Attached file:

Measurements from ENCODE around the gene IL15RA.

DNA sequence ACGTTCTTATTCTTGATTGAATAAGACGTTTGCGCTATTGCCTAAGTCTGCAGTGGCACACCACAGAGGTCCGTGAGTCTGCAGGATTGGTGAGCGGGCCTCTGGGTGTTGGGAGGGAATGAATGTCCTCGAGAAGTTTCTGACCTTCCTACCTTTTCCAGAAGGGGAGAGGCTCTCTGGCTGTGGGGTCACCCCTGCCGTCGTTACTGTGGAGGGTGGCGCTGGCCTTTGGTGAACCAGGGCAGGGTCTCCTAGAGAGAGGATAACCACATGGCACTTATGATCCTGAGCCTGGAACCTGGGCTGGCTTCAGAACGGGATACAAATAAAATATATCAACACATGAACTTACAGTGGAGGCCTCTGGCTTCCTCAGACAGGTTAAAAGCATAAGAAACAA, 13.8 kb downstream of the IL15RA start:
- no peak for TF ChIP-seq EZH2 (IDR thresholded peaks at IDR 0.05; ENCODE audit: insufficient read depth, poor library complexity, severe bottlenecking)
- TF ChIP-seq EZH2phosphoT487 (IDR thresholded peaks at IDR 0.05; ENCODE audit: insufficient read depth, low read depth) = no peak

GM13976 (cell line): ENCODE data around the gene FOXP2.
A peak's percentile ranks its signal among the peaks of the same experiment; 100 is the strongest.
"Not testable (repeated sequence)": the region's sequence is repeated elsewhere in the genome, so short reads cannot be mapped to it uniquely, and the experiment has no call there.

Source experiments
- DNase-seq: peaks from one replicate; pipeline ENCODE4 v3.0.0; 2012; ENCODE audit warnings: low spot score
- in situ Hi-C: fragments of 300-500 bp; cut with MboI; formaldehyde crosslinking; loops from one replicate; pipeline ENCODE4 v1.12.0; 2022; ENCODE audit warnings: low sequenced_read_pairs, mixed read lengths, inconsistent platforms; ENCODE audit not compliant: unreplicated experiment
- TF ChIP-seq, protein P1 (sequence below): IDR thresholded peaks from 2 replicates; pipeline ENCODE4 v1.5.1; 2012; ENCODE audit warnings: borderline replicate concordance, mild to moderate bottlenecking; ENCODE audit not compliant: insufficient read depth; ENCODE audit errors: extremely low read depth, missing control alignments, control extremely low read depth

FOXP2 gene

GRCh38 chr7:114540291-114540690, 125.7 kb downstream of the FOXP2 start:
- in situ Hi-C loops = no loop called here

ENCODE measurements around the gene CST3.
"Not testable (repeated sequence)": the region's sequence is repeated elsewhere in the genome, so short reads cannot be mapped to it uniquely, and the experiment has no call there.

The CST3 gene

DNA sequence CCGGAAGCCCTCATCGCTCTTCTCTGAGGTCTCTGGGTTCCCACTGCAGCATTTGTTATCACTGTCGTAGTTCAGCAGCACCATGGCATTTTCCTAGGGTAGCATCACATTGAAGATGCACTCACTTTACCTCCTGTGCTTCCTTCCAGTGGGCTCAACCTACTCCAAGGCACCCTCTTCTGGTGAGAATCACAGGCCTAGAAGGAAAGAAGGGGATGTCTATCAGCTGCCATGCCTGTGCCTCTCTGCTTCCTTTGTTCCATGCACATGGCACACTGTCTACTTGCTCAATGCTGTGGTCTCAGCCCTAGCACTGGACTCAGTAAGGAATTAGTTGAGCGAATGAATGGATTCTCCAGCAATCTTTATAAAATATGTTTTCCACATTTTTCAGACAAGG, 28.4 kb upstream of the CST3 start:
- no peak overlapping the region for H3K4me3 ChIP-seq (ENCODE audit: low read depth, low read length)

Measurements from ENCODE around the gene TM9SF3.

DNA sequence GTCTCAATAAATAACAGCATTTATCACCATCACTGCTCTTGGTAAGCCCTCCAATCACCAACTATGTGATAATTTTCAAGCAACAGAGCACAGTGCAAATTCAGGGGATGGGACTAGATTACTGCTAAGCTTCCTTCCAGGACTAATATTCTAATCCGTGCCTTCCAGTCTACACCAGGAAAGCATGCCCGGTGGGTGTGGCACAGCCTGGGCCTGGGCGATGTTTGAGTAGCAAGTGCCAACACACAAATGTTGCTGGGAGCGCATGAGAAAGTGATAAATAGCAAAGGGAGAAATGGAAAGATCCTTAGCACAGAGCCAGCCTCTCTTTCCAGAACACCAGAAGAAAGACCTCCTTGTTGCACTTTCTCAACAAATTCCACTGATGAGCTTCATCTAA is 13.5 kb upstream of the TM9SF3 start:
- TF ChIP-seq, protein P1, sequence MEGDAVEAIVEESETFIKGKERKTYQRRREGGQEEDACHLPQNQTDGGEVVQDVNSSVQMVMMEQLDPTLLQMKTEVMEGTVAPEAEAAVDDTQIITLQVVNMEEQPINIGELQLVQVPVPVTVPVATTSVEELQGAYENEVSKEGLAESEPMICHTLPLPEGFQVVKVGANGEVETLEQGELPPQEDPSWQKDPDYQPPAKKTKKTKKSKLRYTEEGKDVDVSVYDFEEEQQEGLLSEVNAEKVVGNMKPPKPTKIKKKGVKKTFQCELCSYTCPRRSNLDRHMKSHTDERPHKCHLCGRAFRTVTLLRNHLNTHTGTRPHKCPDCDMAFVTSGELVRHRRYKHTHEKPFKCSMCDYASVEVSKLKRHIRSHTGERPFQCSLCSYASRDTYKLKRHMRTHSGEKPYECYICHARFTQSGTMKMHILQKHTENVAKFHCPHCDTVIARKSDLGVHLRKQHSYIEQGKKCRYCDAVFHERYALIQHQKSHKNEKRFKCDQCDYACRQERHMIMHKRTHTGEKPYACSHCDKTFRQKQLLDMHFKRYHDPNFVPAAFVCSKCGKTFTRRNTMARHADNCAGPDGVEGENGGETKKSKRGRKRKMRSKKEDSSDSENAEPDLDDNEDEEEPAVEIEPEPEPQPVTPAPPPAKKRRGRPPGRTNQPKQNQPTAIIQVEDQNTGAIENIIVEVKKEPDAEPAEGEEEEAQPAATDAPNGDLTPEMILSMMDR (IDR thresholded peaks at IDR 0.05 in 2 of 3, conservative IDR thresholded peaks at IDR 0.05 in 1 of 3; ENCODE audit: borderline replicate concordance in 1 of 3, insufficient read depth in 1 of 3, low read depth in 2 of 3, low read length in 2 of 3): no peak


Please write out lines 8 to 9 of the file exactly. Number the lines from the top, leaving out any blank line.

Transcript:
Source experiments
- DNase-seq: peaks from one replicate; pipeline ENCODE4 v3.0.0; 2012; ENCODE audit warnings: low spot score